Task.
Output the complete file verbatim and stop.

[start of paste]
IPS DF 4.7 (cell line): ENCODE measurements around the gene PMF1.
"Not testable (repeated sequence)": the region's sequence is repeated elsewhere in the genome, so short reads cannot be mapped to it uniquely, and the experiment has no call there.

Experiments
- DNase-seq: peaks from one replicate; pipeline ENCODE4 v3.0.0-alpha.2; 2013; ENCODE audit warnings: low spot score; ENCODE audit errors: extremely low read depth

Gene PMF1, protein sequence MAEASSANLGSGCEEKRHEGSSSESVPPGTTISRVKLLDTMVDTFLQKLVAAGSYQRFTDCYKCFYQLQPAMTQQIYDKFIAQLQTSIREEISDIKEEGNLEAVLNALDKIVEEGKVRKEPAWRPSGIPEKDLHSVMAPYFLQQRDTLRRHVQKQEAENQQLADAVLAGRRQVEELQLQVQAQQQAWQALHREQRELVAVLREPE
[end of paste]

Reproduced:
IPS DF 4.7 (cell line): ENCODE measurements around the gene PMF1.
"Not testable (repeated sequence)": the region's sequence is repeated elsewhere in the genome, so short reads cannot be mapped to it uniquely, and the experiment has no call there.

Experiments
- DNase-seq: peaks from one replicate; pipeline ENCODE4 v3.0.0-alpha.2; 2013; ENCODE audit warnings: low spot score; ENCODE audit errors: extremely low read depth

Gene PMF1, protein sequence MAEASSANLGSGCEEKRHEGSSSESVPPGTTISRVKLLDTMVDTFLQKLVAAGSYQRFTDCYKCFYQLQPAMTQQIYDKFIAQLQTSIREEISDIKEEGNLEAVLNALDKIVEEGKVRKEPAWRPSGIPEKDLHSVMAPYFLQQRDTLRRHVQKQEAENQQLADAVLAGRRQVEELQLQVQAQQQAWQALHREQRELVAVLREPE